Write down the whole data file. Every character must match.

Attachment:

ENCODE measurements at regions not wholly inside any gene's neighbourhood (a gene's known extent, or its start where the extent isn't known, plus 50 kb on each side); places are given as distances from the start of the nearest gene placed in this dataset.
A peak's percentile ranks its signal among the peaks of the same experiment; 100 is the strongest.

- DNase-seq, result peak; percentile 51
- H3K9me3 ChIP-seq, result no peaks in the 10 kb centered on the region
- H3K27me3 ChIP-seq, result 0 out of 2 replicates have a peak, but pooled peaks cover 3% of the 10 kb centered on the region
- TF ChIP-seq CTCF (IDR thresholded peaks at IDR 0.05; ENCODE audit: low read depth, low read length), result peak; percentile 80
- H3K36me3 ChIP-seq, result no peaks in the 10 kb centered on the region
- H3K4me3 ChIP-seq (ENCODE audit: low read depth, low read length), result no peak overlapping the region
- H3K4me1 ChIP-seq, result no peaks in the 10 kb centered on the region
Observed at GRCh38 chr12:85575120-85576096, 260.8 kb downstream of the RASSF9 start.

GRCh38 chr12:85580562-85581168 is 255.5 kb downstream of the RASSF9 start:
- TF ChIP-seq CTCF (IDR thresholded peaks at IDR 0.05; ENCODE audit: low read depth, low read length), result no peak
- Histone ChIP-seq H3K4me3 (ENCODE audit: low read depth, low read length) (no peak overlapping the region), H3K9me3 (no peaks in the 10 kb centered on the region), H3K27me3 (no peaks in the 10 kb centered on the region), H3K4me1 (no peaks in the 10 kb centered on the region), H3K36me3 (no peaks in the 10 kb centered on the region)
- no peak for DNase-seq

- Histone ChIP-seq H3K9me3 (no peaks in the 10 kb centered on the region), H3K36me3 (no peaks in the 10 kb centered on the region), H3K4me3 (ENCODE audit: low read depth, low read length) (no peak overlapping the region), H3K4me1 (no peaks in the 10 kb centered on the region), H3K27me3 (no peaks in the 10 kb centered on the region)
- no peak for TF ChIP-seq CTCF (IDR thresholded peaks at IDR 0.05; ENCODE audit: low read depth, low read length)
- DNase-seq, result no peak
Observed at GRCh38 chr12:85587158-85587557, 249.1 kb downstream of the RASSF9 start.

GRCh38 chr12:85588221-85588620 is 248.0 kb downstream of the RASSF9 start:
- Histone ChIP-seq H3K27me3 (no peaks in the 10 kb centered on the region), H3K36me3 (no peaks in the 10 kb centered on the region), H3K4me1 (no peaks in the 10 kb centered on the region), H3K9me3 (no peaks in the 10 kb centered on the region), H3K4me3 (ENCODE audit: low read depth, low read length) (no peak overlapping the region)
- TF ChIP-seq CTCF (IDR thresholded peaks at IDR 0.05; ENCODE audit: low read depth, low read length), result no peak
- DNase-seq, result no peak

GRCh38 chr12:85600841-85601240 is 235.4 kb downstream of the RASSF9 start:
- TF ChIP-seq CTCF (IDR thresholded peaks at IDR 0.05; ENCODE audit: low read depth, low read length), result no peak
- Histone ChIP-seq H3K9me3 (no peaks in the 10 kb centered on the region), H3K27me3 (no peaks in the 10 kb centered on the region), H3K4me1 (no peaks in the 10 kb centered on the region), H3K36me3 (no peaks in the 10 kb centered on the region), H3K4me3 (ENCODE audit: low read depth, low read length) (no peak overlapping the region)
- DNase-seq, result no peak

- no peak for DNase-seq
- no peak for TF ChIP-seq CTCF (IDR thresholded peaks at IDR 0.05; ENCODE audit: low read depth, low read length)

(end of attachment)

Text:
ENCODE measurements at regions not wholly inside any gene's neighbourhood (a gene's known extent, or its start where the extent isn't known, plus 50 kb on each side); places are given as distances from the start of the nearest gene placed in this dataset.
A peak's percentile ranks its signal among the peaks of the same experiment; 100 is the strongest.

- DNase-seq, result peak; percentile 51
- H3K9me3 ChIP-seq, result no peaks in the 10 kb centered on the region
- H3K27me3 ChIP-seq, result 0 out of 2 replicates have a peak, but pooled peaks cover 3% of the 10 kb centered on the region
- TF ChIP-seq CTCF (IDR thresholded peaks at IDR 0.05; ENCODE audit: low read depth, low read length), result peak; percentile 80
- H3K36me3 ChIP-seq, result no peaks in the 10 kb centered on the region
- H3K4me3 ChIP-seq (ENCODE audit: low read depth, low read length), result no peak overlapping the region
- H3K4me1 ChIP-seq, result no peaks in the 10 kb centered on the region
Observed at GRCh38 chr12:85575120-85576096, 260.8 kb downstream of the RASSF9 start.

GRCh38 chr12:85580562-85581168 is 255.5 kb downstream of the RASSF9 start:
- TF ChIP-seq CTCF (IDR thresholded peaks at IDR 0.05; ENCODE audit: low read depth, low read length), result no peak
- Histone ChIP-seq H3K4me3 (ENCODE audit: low read depth, low read length) (no peak overlapping the region), H3K9me3 (no peaks in the 10 kb centered on the region), H3K27me3 (no peaks in the 10 kb centered on the region), H3K4me1 (no peaks in the 10 kb centered on the region), H3K36me3 (no peaks in the 10 kb centered on the region)
- no peak for DNase-seq

- Histone ChIP-seq H3K9me3 (no peaks in the 10 kb centered on the region), H3K36me3 (no peaks in the 10 kb centered on the region), H3K4me3 (ENCODE audit: low read depth, low read length) (no peak overlapping the region), H3K4me1 (no peaks in the 10 kb centered on the region), H3K27me3 (no peaks in the 10 kb centered on the region)
- no peak for TF ChIP-seq CTCF (IDR thresholded peaks at IDR 0.05; ENCODE audit: low read depth, low read length)
- DNase-seq, result no peak
Observed at GRCh38 chr12:85587158-85587557, 249.1 kb downstream of the RASSF9 start.

GRCh38 chr12:85588221-85588620 is 248.0 kb downstream of the RASSF9 start:
- Histone ChIP-seq H3K27me3 (no peaks in the 10 kb centered on the region), H3K36me3 (no peaks in the 10 kb centered on the region), H3K4me1 (no peaks in the 10 kb centered on the region), H3K9me3 (no peaks in the 10 kb centered on the region), H3K4me3 (ENCODE audit: low read depth, low read length) (no peak overlapping the region)
- TF ChIP-seq CTCF (IDR thresholded peaks at IDR 0.05; ENCODE audit: low read depth, low read length), result no peak
- DNase-seq, result no peak

GRCh38 chr12:85600841-85601240 is 235.4 kb downstream of the RASSF9 start:
- TF ChIP-seq CTCF (IDR thresholded peaks at IDR 0.05; ENCODE audit: low read depth, low read length), result no peak
- Histone ChIP-seq H3K9me3 (no peaks in the 10 kb centered on the region), H3K27me3 (no peaks in the 10 kb centered on the region), H3K4me1 (no peaks in the 10 kb centered on the region), H3K36me3 (no peaks in the 10 kb centered on the region), H3K4me3 (ENCODE audit: low read depth, low read length) (no peak overlapping the region)
- DNase-seq, result no peak

- no peak for DNase-seq
- no peak for TF ChIP-seq CTCF (IDR thresholded peaks at IDR 0.05; ENCODE audit: low read depth, low read length)